Wednesday, 10 April 2024 08:55

No rural/urban divide - research

Written by  Staff Reporters
According to new research, the urban-rural divide could be a myth. According to new research, the urban-rural divide could be a myth.

The urban-rural divide is a myth.

These are just some of the findings from Farming for Good, a new collection of social science research exploring New Zealanders relationship with farming.

Initiated by the Our Land and Water National Science Challenge, the collection is New Zealand's most comprehensive study of the social licence to farm, drawing on findings from five research projects conducted during 2022-2023.

"The Farming for Good research collection is about understandng where trust and connection is strong in our food & farming system, where it might be faltering and how to build it back," says Peter Edwards - senior researcher at Manaaki Whenua Landcare Research and lead on the 'Connecting Food Producers and Consumers' research project.

The collection also launches alongside a social experiment. The 'Food & Farming People's Panel' brings the research to life. It asks hard questions of eight everyday people from across the food system - like how climate change makes them feel, what the farmer of the future looks like and how we solve New Zealand's food security issues.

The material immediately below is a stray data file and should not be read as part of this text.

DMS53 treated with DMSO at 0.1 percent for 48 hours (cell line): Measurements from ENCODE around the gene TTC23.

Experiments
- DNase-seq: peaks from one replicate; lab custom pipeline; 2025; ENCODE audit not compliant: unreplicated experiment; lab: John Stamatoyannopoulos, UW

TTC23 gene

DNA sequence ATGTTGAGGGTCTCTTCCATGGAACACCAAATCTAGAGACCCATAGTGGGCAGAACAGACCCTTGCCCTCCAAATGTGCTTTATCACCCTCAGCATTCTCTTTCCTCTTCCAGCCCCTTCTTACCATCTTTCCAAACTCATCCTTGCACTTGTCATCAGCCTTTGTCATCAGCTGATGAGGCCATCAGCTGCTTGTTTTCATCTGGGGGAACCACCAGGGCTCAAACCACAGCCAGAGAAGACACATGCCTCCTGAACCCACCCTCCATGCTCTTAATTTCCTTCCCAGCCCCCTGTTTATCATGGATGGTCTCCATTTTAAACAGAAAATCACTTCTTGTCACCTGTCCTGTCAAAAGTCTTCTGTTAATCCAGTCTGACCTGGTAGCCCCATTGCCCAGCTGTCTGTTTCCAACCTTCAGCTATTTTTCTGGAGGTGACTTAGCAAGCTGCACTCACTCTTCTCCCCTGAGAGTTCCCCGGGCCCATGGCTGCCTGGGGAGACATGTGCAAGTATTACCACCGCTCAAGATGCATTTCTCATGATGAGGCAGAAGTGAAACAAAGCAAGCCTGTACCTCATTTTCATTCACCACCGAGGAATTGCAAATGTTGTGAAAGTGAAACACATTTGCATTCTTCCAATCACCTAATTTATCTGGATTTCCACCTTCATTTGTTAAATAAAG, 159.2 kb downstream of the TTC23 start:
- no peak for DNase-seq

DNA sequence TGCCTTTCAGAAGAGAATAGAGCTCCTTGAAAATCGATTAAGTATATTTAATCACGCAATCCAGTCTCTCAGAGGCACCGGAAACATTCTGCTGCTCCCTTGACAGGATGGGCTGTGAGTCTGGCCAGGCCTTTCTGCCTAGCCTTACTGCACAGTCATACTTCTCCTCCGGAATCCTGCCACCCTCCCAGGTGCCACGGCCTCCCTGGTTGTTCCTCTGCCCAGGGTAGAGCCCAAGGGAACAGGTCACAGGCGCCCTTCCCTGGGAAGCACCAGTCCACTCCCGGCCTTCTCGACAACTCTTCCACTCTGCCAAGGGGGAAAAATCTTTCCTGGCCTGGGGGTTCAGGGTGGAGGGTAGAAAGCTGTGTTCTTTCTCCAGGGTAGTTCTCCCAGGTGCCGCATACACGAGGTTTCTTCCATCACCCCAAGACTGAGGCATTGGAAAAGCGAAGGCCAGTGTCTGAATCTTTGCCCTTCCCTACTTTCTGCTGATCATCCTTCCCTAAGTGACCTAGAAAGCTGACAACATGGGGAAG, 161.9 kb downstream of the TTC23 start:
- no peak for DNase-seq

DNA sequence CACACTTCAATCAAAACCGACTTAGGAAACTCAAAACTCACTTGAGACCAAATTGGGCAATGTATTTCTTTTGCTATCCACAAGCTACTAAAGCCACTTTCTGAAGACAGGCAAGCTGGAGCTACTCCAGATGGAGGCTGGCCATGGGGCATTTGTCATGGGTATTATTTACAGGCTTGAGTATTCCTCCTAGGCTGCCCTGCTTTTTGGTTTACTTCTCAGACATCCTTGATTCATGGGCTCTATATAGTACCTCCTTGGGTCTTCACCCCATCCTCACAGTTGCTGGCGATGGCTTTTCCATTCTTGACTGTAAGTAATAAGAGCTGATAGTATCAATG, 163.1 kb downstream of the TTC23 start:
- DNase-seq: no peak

Some of the findings across the 26-piece collection include:

  • Farmers and the public generally define 'good farming' similarly. Both agree that it's about transparency, looking after staff and animals well, maintaining biosecurity, decreasing chemical inputs and following regulations.
  • 82% of public respondents thought farmers themselves are the most trustworthy sources of information. Followed by scientists, some sources of media and farming industry bodies.
  • 65% of the public already feel connected to the farmers and want to learn more about on-farm practices, ideally from farmers themselves.
  • There is no deep divide between the general perceptions of urban and rural New Zealanders.
  • The two main concerns about farming across all New Zealanders are environmental impact and rising costs of food/farming inputs.
  • Rural and urban people both recognise a disconnect between them. They blame institutions - government, media and supermarkets - for this, rather than each other.

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